Crowdfunding: wine joins the party!

20.11.2014 | Bar-room debates

fundovino_blackYou may have heard of Ulule, KissKissBankBank, Kickstarter or MyMajorCompany– but do you know Fundovino, the first crowdfunding website devoted to wine? Launched in August 2014, it has already enabled several projects to be financed. To date, the best-supported include a tech innovation that lets growers detect flavescence dorée, a disease that devastates grapevines; a short film about an Alsace grand cru; the production of barrels using timber from the forests around Reims; and a website for swapping bottles of wine, called TrocWine. The projects are varied, but the principle is always the same: funding by many people, underpinned by a committed, human-centric ethos.

Crowdfunding is an idea that’s simple and ingenious for our period of crisis: harness private individuals’ enthusiasm… and their money. Anything but a craze, this online system for public fundraising is opening up a new era for entrepreneurs keen to develop projects without involving banks. Behind their screen, anyone can contribute to help get a venture that enthuses them off the ground.

Crowdfunding naturally requires communication. Although banks are cut out of the equation, funders must still be kept informed – and convinced – about the project. As a result, funding and community are two sides of the same coin, as reflected by the MyMajorCompany, which popularised the concept in 2008 by producing the first entirely crowdfunded recording artist.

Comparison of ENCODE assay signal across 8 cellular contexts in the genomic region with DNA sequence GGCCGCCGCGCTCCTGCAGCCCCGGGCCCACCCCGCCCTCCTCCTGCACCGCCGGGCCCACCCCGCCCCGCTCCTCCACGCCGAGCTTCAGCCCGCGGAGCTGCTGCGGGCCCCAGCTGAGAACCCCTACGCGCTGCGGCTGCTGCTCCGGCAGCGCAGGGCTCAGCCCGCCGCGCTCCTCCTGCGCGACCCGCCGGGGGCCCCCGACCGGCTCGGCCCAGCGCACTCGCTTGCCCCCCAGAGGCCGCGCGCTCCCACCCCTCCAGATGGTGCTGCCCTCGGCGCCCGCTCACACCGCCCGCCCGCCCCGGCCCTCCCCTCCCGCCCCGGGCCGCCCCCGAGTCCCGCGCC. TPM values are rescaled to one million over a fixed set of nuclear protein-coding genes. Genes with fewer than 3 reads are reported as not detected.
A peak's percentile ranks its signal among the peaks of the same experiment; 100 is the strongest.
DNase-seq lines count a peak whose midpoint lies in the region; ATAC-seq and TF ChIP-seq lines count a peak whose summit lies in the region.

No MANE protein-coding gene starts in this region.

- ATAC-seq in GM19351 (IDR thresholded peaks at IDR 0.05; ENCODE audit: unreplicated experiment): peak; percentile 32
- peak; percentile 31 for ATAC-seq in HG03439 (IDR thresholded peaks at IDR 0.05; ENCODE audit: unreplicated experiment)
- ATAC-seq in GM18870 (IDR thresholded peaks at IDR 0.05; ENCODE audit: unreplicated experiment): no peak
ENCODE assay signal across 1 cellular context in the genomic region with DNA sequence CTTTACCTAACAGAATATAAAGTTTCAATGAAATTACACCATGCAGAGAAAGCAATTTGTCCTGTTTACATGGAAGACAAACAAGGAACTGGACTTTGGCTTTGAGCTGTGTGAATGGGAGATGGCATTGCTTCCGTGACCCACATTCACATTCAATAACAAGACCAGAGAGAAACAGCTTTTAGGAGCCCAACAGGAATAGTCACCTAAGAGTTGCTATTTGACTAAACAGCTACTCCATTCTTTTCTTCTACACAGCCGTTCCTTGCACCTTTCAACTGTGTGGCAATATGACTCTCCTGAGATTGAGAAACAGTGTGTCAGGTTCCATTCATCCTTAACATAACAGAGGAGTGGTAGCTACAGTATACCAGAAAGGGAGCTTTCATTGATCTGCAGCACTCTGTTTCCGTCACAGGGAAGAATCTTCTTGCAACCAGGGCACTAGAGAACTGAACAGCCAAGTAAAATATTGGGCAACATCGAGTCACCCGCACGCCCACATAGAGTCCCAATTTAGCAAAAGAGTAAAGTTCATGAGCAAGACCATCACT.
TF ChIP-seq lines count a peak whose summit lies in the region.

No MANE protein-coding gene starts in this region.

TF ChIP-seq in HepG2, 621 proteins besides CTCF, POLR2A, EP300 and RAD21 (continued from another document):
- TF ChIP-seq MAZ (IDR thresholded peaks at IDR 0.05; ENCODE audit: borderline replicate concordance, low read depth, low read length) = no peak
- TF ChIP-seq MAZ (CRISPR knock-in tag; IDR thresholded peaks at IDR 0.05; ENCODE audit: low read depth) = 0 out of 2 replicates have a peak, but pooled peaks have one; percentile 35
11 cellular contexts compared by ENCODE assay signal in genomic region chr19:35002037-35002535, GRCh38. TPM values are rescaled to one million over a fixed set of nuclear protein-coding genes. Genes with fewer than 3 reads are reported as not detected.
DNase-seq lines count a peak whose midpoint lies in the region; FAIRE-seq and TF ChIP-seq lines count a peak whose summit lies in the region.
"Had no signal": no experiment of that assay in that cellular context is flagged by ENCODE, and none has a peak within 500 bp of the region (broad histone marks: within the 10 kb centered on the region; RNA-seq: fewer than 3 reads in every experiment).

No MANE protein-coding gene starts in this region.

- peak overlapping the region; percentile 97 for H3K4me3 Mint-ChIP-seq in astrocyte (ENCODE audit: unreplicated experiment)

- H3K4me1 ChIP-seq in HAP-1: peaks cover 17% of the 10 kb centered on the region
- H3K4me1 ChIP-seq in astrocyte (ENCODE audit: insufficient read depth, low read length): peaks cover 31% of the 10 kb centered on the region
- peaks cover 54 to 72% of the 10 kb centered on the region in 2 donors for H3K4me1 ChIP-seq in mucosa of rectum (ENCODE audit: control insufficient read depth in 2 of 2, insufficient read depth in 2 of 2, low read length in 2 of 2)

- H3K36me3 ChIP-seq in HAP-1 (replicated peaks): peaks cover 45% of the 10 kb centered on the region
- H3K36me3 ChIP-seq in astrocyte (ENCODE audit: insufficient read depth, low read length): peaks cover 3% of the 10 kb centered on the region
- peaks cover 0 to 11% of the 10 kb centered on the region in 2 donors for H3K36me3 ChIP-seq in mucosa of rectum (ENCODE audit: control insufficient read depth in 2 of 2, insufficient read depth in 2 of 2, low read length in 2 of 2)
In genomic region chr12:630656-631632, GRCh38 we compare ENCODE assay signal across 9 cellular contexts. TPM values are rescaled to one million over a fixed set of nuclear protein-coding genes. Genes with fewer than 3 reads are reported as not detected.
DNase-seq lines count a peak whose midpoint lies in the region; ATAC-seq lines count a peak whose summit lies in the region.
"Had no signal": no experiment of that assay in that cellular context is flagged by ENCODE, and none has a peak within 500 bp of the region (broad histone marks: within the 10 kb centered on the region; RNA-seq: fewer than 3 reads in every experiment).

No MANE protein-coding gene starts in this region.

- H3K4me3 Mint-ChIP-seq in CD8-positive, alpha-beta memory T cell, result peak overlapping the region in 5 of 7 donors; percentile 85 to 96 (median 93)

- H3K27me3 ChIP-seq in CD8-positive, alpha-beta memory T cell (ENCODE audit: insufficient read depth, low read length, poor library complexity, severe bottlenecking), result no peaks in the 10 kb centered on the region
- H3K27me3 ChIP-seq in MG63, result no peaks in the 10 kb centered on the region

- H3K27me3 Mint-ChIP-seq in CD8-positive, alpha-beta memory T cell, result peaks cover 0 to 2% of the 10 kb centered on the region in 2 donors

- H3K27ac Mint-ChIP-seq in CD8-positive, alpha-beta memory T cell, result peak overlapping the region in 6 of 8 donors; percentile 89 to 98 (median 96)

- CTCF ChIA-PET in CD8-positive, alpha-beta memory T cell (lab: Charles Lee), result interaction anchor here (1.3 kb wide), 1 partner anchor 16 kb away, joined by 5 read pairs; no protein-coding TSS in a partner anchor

From artistic projects to SMEs to charities to tech innovations – crowdfunding has made its mark as a funding system that’s innovative, credible and brings people together. The public is no longer just a passive link at the end of the chain but an engaged stakeholder, upstream of the production stage. This recasting of roles is fulfilling for each player: the connection lasts longer than the one-shot consumption of a product or service, whether it involves culture, food or society.

The times they are a-changin’, and wine is no exception. Every day, the wine community learns a little more about the benefits of crowdfunding. Regional wine body Vins du Languedoc has created a wine tourism geolocation app for smartphones and tablets. Some projects are even more ambitious: 2013 saw the launch of the Alta Vinhaproject to revive production on abandoned or unfarmed land in southern France. Vins du Jura, meanwhile, has got into crowdfunding too: the book of Wink Lorch on Jurassian wines was produced via Kickstarter, and has now been shortlisted for the 10th des Louis Roederer Wine Writers’ Awards, which every year singles out the best books about wine.

So: how long will it be before the next crowdfunded project in the Jura’s vineyards? Get your thinking-cap on –and keep your wallet to hand!

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